BWW Interview: Glass Ceilings and SECRET GARDENS: A Chat with Composer Lucy Simon
Eleven years ago, I was producing an event which to this day is my favorite evening I've ever spent in a theatre. A score which had long been my favorite, and in my estimation, one of the most beautiful ever written for the Broadway stage, was being performed by my favorite performers, accompanied by a 36 piece orchestra.
In deciding to produce The Secret Garden as the 3rd Annual World AIDS Day Concert, I first met with writers Lucy Simon and Marsha Norman. This being the first large scale revisitation of the show since it's original Broadway run, Lucy and Marsha were beyond supportive. From advice on casting to a few alterations to the book and score, they could not have been more helpful.
Over the years following, I had the honor of working with Lucy a few other times, producing a reading of her gorgeous Wuthering Heights adaptation, "Heathcliff", and a concert tribute to her at Joe's Pub in New York. There are few writers I've enjoyed working with more and whose passion and heart show quite so vividly in their work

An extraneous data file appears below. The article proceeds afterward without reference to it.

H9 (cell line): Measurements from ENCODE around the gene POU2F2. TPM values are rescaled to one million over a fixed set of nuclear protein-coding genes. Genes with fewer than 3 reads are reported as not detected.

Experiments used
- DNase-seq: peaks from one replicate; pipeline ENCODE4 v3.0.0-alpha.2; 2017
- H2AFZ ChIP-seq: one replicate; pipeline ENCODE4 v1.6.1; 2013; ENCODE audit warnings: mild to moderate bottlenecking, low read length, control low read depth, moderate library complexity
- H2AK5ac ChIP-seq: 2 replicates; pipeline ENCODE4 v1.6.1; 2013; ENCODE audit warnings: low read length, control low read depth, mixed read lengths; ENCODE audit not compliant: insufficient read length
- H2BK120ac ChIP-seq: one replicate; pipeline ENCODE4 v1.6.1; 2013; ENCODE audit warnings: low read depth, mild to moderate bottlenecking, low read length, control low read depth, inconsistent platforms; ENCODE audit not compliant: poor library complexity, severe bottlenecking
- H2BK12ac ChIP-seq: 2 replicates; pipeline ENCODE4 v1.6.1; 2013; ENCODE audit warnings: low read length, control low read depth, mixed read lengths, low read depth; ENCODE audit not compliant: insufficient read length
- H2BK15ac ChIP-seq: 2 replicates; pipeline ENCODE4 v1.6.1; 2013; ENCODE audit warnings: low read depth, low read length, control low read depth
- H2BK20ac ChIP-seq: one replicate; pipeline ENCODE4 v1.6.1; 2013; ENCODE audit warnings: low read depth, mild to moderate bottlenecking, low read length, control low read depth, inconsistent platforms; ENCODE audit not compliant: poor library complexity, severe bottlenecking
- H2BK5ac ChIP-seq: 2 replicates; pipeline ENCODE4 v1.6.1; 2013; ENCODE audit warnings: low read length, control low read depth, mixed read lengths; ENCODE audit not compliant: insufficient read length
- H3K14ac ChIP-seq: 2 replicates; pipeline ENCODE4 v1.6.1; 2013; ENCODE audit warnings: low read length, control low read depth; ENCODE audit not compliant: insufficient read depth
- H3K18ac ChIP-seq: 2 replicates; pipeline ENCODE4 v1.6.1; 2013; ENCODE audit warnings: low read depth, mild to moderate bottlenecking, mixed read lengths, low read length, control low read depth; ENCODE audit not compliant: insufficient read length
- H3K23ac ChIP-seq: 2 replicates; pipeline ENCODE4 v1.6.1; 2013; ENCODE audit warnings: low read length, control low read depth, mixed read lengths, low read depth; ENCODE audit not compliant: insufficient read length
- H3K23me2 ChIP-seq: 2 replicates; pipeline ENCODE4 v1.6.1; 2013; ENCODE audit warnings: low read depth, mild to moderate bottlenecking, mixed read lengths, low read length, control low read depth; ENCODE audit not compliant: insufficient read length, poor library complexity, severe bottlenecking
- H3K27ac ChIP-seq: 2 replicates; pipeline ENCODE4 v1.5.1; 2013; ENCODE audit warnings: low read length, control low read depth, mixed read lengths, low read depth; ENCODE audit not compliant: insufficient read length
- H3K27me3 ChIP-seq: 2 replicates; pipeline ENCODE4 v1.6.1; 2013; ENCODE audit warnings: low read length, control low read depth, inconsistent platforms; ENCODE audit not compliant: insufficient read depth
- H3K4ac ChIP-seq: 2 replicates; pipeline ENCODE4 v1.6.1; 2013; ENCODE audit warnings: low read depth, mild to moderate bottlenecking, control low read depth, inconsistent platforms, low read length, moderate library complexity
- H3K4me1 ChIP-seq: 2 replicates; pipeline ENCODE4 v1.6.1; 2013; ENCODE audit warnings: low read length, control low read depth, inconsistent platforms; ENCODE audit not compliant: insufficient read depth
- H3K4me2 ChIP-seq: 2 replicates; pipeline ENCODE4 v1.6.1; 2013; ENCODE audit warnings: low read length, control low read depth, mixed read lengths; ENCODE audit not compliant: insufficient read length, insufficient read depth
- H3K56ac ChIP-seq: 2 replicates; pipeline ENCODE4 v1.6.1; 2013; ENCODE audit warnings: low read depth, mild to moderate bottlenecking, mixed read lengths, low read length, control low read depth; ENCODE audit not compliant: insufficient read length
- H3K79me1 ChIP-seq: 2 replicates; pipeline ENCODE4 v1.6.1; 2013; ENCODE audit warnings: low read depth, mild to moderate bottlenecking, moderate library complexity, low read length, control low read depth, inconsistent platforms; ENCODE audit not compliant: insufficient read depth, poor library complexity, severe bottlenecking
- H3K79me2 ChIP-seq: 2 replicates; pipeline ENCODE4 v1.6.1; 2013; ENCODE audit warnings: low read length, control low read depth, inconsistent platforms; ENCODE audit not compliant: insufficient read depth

Happily, I had the chance to chat with Lucy again as a major revisitation of The Secret Garden is now playing at DC's Shakespeare Theatre. Featuring Daisy Eagan as Martha, who was the youngest female Tony Award Winner for her portrayal of Mary in the original Broadway Cast, The Shakespeare Theatre production looks to be an incredible reprise of this stunning score.
JM: Why The Secret Garden? What about this story inspired you to pen what this utterly biased writer believes to be one of the most beautiful scores on Broadway?
LS: I loved the book when I was a child; I loved revisiting when I read it to my children. It is one of those classic stories that, without sentimentality, reach right into your heart. It is about loss and healing.
As parents, Marsha and I were eager to explore the adult side of this children's story. Their stories came to me musically, as emotions usually do.
Early on in our writing, Marsha called me from the airport. On a stormy day She had left her 3-year-old son to fly for a work assignment. She had the fearful anxiety: what would happen if the plane crashes?
She had written a lyric: "How could I know I would have to leave you"
She read it through to me, crying along the way as I held the receiver to my ear and scribbled the lyric. 20 minutes later I called her back with the first draft of HOW COULD I EVER KNOW. I could barely sing it for my sobs. Thus was born the path for giving the spirits a way to influence the healing. It arrived as a song for parent to child and grew to lover to lover. It is a universal experience.
The play connected with my love of classical art songs and folk music. I felt totally at home. It was a natural and joyous translation
JM: In the 25 years since the show opened on Broadway, what have you learned and what might you have done differently with this show?
LS: I think that is what we are doing now. The show relies on the fine balance of the children and adult stories. They have to be equal in attention, arc, and interest.